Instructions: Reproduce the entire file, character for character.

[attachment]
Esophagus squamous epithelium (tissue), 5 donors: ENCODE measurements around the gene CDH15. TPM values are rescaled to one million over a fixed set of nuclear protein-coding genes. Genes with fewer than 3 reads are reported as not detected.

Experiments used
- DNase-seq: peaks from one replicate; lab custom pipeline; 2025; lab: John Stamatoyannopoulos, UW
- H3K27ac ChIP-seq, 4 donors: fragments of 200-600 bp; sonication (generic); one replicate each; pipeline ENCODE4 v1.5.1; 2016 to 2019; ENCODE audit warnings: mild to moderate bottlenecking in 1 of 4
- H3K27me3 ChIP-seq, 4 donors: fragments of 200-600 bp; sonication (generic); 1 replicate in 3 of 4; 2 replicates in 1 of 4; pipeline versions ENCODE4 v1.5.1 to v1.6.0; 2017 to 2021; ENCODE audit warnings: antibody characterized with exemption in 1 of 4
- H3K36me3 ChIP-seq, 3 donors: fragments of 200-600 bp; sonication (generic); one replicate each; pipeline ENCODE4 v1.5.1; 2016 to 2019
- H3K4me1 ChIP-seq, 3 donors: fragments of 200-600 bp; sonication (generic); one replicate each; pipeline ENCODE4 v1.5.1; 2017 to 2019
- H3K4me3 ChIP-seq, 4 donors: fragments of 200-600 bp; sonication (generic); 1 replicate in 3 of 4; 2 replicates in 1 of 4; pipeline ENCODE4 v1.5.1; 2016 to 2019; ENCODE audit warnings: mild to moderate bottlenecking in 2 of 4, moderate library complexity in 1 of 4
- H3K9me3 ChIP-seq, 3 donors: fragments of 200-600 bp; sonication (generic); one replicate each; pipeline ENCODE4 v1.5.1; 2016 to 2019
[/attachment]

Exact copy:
Esophagus squamous epithelium (tissue), 5 donors: ENCODE measurements around the gene CDH15. TPM values are rescaled to one million over a fixed set of nuclear protein-coding genes. Genes with fewer than 3 reads are reported as not detected.

Experiments used
- DNase-seq: peaks from one replicate; lab custom pipeline; 2025; lab: John Stamatoyannopoulos, UW
- H3K27ac ChIP-seq, 4 donors: fragments of 200-600 bp; sonication (generic); one replicate each; pipeline ENCODE4 v1.5.1; 2016 to 2019; ENCODE audit warnings: mild to moderate bottlenecking in 1 of 4
- H3K27me3 ChIP-seq, 4 donors: fragments of 200-600 bp; sonication (generic); 1 replicate in 3 of 4; 2 replicates in 1 of 4; pipeline versions ENCODE4 v1.5.1 to v1.6.0; 2017 to 2021; ENCODE audit warnings: antibody characterized with exemption in 1 of 4
- H3K36me3 ChIP-seq, 3 donors: fragments of 200-600 bp; sonication (generic); one replicate each; pipeline ENCODE4 v1.5.1; 2016 to 2019
- H3K4me1 ChIP-seq, 3 donors: fragments of 200-600 bp; sonication (generic); one replicate each; pipeline ENCODE4 v1.5.1; 2017 to 2019
- H3K4me3 ChIP-seq, 4 donors: fragments of 200-600 bp; sonication (generic); 1 replicate in 3 of 4; 2 replicates in 1 of 4; pipeline ENCODE4 v1.5.1; 2016 to 2019; ENCODE audit warnings: mild to moderate bottlenecking in 2 of 4, moderate library complexity in 1 of 4
- H3K9me3 ChIP-seq, 3 donors: fragments of 200-600 bp; sonication (generic); one replicate each; pipeline ENCODE4 v1.5.1; 2016 to 2019